LCD labelled 12864A help requested

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#1
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hello guys

i've got an lcd with 12864A written on its back & no more details is available 

so how to know what kind of LCD is tht to start work with it ?

 

 

Last Edited: Wed. Mar 28, 2018 - 09:26 AM
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What's the controller chip got written on it?

What connections does it have?

Photo?

#1 Hardware Problem? https://www.avrfreaks.net/forum/...

#2 Hardware Problem? Read AVR042.

#3 All grounds are not created equal

#4 Have you proved your chip is running at xxMHz?

#5 "If you think you need floating point to solve the problem then you don't understand the problem. If you really do need floating point then you have a problem you do not understand."

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johnny22 wrote:
to start work

So what is the goal here:

  • To get some work done?
  • To play around - possibly for a significant time - reverse-engineering this unknown product?

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As Brian says the key thing is the controller. A lot of the cheap and cheerful ones on ebay are KS0108 based. If so there is some polish software I've used in the past that seems quite good:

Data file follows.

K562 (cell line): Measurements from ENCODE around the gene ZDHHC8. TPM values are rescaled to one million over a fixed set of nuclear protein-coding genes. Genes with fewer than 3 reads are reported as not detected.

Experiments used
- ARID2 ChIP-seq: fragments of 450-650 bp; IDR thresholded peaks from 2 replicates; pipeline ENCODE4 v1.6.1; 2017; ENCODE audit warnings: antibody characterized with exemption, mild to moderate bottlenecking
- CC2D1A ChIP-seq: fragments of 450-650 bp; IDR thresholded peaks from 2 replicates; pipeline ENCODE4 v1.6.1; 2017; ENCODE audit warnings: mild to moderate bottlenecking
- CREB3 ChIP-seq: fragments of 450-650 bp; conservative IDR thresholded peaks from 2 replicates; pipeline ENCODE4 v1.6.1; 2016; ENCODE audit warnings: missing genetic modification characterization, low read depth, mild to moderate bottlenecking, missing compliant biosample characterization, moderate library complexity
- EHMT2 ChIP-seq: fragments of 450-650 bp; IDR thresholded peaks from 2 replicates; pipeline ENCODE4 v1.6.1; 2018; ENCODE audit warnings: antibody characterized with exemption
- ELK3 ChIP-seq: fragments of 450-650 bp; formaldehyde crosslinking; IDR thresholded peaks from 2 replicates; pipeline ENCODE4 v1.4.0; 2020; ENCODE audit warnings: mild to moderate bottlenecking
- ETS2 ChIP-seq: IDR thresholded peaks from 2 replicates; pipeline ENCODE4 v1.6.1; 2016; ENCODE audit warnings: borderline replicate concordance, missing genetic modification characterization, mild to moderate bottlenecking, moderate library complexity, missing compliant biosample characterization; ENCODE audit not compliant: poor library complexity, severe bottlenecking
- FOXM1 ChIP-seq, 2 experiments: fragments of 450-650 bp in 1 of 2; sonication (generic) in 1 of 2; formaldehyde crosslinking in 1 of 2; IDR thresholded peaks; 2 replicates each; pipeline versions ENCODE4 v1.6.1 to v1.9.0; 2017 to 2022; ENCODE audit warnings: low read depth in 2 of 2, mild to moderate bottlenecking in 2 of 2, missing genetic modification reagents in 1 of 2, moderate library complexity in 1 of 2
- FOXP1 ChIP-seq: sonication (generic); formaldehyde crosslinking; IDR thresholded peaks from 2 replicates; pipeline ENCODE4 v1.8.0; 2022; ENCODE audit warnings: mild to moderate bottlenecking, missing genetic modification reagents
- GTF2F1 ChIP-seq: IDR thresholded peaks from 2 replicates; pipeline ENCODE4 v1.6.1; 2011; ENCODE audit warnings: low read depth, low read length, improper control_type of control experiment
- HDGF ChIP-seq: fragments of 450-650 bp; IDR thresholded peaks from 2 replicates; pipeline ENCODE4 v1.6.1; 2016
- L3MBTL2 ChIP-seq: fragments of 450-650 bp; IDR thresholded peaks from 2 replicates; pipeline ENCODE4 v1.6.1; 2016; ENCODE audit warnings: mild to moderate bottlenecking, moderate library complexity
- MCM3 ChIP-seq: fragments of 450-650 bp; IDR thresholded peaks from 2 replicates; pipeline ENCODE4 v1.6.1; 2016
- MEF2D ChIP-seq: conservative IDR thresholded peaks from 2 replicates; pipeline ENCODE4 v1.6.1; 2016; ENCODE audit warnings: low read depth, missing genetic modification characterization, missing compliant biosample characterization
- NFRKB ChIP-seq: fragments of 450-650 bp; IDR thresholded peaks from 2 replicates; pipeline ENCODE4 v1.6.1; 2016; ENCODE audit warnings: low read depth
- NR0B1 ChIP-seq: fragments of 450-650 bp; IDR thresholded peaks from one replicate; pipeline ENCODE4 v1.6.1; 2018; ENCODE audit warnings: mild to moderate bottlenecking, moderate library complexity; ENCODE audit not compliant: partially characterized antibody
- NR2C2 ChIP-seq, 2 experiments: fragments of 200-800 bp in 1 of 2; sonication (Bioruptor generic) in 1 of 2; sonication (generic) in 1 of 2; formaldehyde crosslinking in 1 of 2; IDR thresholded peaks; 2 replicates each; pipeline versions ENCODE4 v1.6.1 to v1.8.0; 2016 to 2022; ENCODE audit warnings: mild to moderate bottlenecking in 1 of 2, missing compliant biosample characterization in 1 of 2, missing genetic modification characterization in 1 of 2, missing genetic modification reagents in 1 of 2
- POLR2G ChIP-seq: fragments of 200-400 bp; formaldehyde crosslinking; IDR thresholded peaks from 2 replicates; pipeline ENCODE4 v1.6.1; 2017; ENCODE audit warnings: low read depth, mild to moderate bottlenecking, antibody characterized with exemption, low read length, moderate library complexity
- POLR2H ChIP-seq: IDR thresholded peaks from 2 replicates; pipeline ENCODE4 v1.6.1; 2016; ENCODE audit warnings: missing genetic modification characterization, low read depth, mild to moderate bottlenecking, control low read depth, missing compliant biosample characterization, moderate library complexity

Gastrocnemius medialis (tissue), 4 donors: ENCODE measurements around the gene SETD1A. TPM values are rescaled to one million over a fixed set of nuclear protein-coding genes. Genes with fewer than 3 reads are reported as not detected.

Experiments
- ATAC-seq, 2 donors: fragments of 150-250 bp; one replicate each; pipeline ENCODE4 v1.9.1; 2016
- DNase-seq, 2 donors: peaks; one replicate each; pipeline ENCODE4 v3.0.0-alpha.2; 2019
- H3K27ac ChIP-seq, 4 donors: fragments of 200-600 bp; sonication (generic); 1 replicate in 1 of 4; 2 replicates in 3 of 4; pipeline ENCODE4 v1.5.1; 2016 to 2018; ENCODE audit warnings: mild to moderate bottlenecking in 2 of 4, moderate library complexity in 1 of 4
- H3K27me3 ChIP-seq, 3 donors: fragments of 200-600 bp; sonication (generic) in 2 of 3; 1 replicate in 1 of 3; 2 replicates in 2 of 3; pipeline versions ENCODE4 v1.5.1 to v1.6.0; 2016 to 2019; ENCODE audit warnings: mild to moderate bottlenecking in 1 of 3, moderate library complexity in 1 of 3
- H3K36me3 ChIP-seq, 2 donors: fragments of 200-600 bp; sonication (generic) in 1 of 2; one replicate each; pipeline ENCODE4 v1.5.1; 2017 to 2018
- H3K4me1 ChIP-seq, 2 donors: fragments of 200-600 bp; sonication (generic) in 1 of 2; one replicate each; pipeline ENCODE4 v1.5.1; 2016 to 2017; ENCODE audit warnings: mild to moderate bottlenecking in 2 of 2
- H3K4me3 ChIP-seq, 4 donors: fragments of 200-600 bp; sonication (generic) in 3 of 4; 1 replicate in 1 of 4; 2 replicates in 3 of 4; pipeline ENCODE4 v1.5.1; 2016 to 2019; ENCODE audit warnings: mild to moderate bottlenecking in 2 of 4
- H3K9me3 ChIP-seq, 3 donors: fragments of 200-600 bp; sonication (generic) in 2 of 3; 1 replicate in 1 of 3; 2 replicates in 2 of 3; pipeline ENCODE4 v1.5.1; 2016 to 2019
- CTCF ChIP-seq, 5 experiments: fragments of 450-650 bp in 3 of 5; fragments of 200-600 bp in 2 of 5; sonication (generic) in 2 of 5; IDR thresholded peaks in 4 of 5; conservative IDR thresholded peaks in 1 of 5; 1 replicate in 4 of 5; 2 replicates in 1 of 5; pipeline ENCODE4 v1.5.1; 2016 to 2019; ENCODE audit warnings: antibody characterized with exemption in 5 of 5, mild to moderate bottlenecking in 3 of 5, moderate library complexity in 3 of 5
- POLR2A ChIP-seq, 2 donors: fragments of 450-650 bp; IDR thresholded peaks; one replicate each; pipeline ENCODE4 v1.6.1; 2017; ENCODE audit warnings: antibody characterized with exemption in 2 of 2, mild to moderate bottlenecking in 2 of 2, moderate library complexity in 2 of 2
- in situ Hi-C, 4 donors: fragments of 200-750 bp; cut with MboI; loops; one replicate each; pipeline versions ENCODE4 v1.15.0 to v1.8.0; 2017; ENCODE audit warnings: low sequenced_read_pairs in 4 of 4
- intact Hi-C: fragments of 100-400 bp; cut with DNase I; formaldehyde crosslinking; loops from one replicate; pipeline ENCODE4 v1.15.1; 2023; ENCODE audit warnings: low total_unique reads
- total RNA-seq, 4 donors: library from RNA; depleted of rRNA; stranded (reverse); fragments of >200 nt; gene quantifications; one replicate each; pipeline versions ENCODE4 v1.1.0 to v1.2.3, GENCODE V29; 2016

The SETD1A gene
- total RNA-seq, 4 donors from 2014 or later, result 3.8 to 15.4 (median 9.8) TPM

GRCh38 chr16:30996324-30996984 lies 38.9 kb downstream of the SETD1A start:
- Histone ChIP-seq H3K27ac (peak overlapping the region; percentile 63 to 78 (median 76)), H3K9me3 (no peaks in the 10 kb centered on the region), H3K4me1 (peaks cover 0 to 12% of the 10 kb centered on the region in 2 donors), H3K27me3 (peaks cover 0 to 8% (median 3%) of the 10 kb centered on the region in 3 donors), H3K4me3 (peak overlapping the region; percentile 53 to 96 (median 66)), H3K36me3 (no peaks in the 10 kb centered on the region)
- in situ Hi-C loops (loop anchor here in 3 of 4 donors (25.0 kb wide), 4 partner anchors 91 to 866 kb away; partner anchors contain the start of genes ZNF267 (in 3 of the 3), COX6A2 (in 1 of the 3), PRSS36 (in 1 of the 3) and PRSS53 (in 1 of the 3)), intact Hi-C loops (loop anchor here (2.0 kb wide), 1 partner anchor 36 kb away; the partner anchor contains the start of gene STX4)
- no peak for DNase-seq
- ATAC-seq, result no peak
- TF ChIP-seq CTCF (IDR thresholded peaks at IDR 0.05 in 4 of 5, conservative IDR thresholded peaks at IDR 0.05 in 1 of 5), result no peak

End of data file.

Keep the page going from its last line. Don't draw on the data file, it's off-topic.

http://en.radzio.dxp.pl/ks0108/

 

But you do need to identify the controller chip to know if this is relevant

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Top Tips:

  1. How to properly post source code - see: https://www.avrfreaks.net/comment... - also how to properly include images/pictures
  2. "Garbage" characters on a serial terminal are (almost?) invariably due to wrong baud rate - see: https://learn.sparkfun.com/tutorials/serial-communication
  3. Wrong baud rate is usually due to not running at the speed you thought; check by blinking a LED to see if you get the speed you expected
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Unfortunately there are just too many things out there labelled "12864A". As almost all LCD of this aspect ratio are 128x64 resolution then the "12864" bit is inevitable, so only "A" is really a differentiator, but it's too widely used too. If the module has chip-on-board ICs under anonymous black blobs (as in that picture) then trying to determine the controller type could prove "fun"! But even if you do you still probably need the datasheet for the "module" as well as the "controller" simply to know the pin out on the edge connector.

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I have used several 12864 modules over the years and although many use the same number of pins (20), the pinouts can vary significantly.